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Ron Paul’s Take on the 2014 Midterm Elections


Former United States House of Representatives member and presidential candidate Ron Paul is not mincing words in presenting his take on the Tuesday midterm elections. Speaking with hosts Ben Swann and Erin Ade on RT, Paul argues that the US effectively has “a monopoly of a one party system” in which the candidate elections are not bringing about fundamental change. Yet, Paul does express hope that marijuana ballot measures approved by voters in the election are a sign of how respect for liberty may be advanced in America.

Answering a question posed by Swann concerning the potential of “third party” candidates winning US congressional elections in the next ten years, Paul explains that the people holding political power will do what they can to prevent that from happening despite the vast majority of Americans being unsatisfied with the Republican and Democrat politicians. Paul elaborates:
They are very tenacious on clinging to power. If a third party person gets anywhere along, they are going to do everything that they can to stop that from happening…. This is our problem right now with Republicans and Democrats: Both endorse Keynesian economics, and they both endorse foreign policy interventionism and the wars overseas. And that’s why we are in this mess today.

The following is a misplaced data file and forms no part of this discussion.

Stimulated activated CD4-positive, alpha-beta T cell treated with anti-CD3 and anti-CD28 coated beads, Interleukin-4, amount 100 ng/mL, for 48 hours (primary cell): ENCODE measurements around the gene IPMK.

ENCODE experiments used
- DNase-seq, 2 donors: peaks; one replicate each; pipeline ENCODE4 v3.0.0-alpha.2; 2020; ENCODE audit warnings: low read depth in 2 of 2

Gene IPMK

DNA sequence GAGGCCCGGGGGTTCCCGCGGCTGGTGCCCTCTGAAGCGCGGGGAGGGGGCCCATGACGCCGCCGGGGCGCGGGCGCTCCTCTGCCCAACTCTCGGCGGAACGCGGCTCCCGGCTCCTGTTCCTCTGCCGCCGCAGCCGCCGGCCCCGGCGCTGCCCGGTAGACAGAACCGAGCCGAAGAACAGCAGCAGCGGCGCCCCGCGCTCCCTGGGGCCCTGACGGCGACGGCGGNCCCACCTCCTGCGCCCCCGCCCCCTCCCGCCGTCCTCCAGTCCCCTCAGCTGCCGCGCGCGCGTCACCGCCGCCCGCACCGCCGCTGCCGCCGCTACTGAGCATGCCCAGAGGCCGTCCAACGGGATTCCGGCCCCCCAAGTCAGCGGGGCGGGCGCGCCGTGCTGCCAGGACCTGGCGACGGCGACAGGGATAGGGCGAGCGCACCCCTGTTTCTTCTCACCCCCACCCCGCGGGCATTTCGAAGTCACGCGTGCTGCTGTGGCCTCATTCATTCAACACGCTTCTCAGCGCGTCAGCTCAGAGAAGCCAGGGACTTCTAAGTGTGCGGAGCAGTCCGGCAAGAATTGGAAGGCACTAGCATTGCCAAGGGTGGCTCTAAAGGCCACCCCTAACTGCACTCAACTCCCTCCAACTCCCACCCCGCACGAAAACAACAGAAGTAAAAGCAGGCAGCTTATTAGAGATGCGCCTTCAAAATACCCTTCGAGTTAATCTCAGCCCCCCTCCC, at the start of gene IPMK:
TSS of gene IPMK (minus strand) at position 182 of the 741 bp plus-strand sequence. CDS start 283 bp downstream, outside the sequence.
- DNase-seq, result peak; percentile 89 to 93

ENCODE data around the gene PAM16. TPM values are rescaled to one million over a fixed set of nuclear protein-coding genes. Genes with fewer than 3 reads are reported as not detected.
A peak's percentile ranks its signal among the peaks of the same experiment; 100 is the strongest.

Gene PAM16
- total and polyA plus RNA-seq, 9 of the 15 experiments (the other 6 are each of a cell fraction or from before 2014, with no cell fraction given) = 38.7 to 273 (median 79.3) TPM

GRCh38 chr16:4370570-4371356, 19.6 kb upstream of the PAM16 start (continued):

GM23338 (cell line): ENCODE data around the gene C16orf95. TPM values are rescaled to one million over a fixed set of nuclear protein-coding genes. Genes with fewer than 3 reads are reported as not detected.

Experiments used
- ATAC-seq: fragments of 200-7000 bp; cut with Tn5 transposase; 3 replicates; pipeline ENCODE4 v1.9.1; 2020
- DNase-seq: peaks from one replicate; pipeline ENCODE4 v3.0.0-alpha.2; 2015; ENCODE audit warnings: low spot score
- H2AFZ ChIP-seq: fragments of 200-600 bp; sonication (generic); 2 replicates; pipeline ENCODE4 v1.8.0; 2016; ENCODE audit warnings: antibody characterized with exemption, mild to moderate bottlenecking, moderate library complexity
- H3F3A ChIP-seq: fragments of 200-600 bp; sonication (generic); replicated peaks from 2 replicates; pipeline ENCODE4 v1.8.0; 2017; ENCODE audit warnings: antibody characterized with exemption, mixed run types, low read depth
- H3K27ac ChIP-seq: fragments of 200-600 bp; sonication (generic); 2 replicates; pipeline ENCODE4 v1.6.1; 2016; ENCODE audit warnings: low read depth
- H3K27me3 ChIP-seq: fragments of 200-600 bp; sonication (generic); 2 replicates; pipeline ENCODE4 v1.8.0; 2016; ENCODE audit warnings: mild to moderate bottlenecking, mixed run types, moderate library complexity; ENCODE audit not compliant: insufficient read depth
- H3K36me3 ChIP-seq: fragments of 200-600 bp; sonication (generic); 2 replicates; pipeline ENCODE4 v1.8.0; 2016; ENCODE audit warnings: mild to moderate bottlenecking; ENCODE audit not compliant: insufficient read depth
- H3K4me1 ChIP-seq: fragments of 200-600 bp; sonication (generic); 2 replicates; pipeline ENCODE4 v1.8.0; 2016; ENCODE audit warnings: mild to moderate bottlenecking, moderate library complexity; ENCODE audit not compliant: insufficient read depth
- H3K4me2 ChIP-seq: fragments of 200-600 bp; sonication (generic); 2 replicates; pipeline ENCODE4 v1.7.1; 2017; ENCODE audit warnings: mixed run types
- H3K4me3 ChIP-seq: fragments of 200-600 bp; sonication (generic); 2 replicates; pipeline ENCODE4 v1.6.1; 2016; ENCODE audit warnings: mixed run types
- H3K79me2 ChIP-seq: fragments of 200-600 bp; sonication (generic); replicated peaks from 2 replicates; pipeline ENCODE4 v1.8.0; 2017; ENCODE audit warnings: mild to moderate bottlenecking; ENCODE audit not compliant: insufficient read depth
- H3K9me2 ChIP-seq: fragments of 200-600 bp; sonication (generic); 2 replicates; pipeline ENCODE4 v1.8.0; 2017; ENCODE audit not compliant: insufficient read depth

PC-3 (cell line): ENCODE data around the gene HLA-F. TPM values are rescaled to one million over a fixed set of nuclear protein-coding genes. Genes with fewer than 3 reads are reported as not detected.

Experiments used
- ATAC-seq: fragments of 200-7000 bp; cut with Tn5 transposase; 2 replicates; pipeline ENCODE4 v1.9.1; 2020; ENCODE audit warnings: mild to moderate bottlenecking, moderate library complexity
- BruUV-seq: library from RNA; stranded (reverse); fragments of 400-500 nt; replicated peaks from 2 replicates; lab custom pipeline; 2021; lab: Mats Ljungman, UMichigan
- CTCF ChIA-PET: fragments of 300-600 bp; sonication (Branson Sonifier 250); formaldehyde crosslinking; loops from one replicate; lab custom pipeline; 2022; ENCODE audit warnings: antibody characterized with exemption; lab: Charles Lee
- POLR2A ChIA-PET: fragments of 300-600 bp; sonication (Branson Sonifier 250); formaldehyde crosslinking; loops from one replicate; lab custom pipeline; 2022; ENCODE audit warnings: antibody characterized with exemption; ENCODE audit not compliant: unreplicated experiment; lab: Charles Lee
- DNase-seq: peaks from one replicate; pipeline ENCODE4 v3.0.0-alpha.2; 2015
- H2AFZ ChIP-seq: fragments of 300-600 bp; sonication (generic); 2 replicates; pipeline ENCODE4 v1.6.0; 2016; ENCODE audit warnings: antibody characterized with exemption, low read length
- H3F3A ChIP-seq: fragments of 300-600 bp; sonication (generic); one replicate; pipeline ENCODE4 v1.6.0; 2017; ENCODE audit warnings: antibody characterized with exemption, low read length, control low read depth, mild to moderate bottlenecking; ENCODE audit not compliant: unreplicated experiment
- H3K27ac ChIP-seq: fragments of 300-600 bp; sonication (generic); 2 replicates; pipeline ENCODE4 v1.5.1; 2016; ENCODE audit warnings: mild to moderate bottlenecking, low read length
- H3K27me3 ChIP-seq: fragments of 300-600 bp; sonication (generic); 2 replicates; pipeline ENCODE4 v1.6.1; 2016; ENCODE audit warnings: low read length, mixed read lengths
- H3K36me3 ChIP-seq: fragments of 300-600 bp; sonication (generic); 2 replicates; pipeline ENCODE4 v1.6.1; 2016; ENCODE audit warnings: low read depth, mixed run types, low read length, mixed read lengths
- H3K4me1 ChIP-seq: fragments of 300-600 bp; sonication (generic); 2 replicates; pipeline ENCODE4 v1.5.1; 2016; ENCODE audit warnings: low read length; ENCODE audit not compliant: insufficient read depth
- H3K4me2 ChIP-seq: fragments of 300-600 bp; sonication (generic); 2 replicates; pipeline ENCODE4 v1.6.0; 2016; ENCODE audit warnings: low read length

Paul also notes in the interview that ballot access restrictions and debate exclusions are two of the methods used to limit the electoral success of third party candidates.

Paul, who is chairman and founder of the Ron Paul Institute for Peace and Prosperity, zeroes in on the hypocrisy of the US government sending the military overseas to supposedly fight for democracy while “here at home we don’t have true democracy.” Instead, Paul explains, “we have a monopoly of ideas that are controlled by leaders of two parties, and, though they call it two parties, it is really one philosophy.”

Ballot measures to liberalize marijuana laws, Paul argues, are a bright spot in the Tuesday elections, demonstrating how nullification can challenge this “monopoly of ideas” in American politics. Paul states:
The marijuana issue has been taken over by individuals at the state level and essentially nullifying the federal laws. So that is another way to attack the monopoly system in Washington, DC.
Watch the complete interview here:  


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